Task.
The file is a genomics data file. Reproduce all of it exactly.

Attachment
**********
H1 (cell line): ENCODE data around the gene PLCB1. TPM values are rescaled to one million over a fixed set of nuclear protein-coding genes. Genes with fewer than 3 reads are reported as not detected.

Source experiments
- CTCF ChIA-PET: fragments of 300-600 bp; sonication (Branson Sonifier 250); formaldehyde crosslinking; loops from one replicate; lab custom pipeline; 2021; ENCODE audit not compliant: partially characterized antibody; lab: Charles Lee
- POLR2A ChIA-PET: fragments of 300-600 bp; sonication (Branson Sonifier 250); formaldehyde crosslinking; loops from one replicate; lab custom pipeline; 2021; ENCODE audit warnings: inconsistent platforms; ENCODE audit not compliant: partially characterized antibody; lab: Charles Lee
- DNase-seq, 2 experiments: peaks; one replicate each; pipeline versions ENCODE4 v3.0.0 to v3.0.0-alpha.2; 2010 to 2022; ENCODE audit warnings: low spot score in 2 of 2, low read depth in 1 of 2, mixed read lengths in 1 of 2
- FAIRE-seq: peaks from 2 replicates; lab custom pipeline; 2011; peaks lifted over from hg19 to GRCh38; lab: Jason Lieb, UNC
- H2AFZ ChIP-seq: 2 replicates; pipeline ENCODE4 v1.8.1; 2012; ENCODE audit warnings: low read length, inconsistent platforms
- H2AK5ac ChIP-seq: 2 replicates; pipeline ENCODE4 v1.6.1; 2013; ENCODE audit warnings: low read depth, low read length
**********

H1 (cell line): ENCODE data around the gene PLCB1. TPM values are rescaled to one million over a fixed set of nuclear protein-coding genes. Genes with fewer than 3 reads are reported as not detected.

Source experiments
- CTCF ChIA-PET: fragments of 300-600 bp; sonication (Branson Sonifier 250); formaldehyde crosslinking; loops from one replicate; lab custom pipeline; 2021; ENCODE audit not compliant: partially characterized antibody; lab: Charles Lee
- POLR2A ChIA-PET: fragments of 300-600 bp; sonication (Branson Sonifier 250); formaldehyde crosslinking; loops from one replicate; lab custom pipeline; 2021; ENCODE audit warnings: inconsistent platforms; ENCODE audit not compliant: partially characterized antibody; lab: Charles Lee
- DNase-seq, 2 experiments: peaks; one replicate each; pipeline versions ENCODE4 v3.0.0 to v3.0.0-alpha.2; 2010 to 2022; ENCODE audit warnings: low spot score in 2 of 2, low read depth in 1 of 2, mixed read lengths in 1 of 2
- FAIRE-seq: peaks from 2 replicates; lab custom pipeline; 2011; peaks lifted over from hg19 to GRCh38; lab: Jason Lieb, UNC
- H2AFZ ChIP-seq: 2 replicates; pipeline ENCODE4 v1.8.1; 2012; ENCODE audit warnings: low read length, inconsistent platforms
- H2AK5ac ChIP-seq: 2 replicates; pipeline ENCODE4 v1.6.1; 2013; ENCODE audit warnings: low read depth, low read length